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by tgodsey

Buying A Video Camera: Formats and Options

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What Do You Want to Record?

There is big difference between a camera used to film Aunt Wilma's Thanksgiving Feast and the one used to shoot Braveheart.  Take a minute to figure out what you want capture. Ultimately, you need to ask yourself how often you intend to use it and for what occasions.

woman with a video camera
woman with a video camera

Choose a Format

There are 4 main formats for recording data on your camcorder.  They each have their pros and cons.

• MiniDV- This is the oldest of the formats.  Uses small tapes that cost about $3-5.  Can be downloaded directly to your computer in a digital format that can be edited with most editing softwares. 

• Flash Memory- Uses an internal memory card.  This impacts a camcorders size and increases portability and convenience.  Recording time varies.  SD cards can also be added to increase memory, while editing and uploading to your computer or website can be done with relative ease.

• DVD- Can be a standard DVD disc or a mini-DVD.  These are often useful for making quick movies, but limit your editing capabilities.  Size of memory is often an issue, with each disc capable of 30-45 minutes of recording.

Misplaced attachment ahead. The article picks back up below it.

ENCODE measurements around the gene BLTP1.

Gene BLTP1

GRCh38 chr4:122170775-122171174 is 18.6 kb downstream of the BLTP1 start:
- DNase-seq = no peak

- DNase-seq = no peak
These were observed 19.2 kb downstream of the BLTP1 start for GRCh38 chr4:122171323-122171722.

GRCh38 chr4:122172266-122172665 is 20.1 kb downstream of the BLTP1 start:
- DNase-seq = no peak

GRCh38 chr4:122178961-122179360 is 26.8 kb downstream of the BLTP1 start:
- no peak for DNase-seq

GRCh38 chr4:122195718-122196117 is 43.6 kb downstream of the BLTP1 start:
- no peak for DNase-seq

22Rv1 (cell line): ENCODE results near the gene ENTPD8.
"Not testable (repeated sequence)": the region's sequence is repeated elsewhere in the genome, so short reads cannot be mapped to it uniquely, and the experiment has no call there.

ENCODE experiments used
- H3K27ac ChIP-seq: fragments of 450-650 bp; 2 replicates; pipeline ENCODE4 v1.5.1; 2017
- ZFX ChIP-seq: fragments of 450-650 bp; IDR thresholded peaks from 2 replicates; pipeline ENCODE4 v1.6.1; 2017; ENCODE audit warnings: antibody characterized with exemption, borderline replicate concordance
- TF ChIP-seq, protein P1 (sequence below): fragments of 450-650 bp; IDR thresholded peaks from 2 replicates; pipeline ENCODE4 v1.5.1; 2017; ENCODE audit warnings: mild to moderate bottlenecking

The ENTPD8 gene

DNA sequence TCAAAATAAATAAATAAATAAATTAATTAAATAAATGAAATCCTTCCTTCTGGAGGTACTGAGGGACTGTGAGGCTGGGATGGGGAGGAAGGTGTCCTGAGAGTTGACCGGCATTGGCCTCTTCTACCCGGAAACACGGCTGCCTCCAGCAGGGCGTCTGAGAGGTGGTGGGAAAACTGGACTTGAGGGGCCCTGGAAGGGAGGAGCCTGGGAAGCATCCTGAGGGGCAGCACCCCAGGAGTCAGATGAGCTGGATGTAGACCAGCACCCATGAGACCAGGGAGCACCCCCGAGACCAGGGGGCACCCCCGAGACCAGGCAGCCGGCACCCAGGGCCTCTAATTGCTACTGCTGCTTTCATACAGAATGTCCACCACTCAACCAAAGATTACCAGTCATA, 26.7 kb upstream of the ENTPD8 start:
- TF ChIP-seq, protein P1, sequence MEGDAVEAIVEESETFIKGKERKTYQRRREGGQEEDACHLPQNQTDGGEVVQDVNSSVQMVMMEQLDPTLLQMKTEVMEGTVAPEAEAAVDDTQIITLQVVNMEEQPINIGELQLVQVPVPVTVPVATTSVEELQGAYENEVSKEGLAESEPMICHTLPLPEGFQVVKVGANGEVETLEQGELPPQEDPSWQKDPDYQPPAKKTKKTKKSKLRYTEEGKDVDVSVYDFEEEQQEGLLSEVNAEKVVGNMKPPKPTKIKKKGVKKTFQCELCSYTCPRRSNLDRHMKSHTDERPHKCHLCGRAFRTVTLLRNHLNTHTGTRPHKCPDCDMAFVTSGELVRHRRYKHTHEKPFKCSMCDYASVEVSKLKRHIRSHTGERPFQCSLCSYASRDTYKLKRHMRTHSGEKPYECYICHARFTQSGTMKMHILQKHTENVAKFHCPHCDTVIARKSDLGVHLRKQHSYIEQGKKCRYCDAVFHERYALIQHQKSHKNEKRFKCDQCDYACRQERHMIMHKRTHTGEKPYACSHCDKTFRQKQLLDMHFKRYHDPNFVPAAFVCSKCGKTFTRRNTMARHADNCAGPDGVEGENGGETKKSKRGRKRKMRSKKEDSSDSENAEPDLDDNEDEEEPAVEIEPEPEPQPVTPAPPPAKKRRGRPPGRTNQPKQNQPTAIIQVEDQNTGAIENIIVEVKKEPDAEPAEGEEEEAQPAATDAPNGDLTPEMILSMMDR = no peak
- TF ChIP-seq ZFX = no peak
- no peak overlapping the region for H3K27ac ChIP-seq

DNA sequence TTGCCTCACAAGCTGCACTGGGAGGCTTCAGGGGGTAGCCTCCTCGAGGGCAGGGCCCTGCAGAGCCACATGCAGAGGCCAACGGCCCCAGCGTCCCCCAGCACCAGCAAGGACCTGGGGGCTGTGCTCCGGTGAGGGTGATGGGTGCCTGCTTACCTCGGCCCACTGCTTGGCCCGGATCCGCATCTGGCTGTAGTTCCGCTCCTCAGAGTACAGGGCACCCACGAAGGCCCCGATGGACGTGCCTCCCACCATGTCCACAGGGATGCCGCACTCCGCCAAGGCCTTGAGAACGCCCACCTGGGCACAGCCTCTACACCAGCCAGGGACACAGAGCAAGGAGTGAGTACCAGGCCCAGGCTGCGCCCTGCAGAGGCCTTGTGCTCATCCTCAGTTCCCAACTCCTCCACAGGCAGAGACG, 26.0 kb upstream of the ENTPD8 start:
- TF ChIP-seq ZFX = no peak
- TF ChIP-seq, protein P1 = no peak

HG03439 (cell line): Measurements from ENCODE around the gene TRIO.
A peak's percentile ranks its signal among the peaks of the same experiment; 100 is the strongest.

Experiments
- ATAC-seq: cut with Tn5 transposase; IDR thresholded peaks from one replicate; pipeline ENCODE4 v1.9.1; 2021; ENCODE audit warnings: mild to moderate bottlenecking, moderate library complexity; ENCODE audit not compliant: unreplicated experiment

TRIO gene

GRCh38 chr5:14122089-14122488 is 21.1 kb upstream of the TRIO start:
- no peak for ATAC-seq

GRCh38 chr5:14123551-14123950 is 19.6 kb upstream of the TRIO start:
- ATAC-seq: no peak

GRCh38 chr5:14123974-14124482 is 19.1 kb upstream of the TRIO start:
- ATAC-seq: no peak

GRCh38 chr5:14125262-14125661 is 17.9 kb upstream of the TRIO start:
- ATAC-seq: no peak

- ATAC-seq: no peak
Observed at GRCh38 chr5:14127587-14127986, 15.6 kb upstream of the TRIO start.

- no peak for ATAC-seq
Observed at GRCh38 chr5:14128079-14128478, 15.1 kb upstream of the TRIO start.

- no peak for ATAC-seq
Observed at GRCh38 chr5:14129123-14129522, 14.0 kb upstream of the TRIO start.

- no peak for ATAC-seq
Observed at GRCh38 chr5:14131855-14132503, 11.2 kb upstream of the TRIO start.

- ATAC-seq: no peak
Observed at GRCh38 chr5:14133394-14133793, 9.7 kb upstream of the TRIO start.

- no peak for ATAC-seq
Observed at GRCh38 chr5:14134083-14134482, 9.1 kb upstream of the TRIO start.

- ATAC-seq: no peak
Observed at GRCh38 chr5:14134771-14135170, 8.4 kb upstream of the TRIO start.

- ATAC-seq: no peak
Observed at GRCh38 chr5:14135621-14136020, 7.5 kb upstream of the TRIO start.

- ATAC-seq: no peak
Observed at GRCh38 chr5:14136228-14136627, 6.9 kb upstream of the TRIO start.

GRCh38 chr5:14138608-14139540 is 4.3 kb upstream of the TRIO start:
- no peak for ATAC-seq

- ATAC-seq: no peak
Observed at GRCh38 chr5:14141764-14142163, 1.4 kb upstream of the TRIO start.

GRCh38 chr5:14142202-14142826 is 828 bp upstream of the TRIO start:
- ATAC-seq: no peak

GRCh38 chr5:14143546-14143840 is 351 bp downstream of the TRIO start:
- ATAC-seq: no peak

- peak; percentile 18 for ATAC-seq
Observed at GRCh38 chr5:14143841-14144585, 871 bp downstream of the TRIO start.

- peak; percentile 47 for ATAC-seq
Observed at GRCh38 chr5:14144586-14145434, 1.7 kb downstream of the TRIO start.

• Hard Drive- Some camcorders come with large hard drives built in, and enable the user to record for longer periods of 5-7 hours, while also minimizing the need to purchase additional accessories like DVD, SD cards, and cassettes.  Can be directly uploaded to your computer and edited easily. 


Take note of other features and options that may or may not fit your needs.

 Optical vs. Digital Zoom
Most cameras have zoom capabilities that will range in their strength.  This ultimately is a question of quality.  Digital zoom capabilities DO NOT actually zoom closer to an object, rather they magnify the current image using pixels, which when you zoom in closely will result in pixelated (tiny squares) images. 

*Optical lenses are a little more expensive, but well worth the extra penny

 Image Stabilization: This helps minimize the effects of hands shaking when recording. Most cameras have this feature, although some are better than others.  Ask a sales rep at your local electronics store to let you compare this feature by holding up 2 cameras at once and seeing how they differ.  Optical image stabilization is preferred over digital image stabilization.

 Megapixels: If you intend on using your camcorder for both picture taking and video, it is recommended that you think twice before doing so.  Still shots are often of poor quality and resolution when taken from a camcorder.  Thus, megapixel size really doesn't matter a whole lot.  Use a designated camera for still shots instead.

• CCD's- Charged Coupled Devices impact the color quality of your camera.  The higher the better.  3CCD is going to be clearer, sharper, and smoother than 1CCD. 

 HD- HD camcorders will give you the best overall picture and sound.  This represents the highest level of quality offered.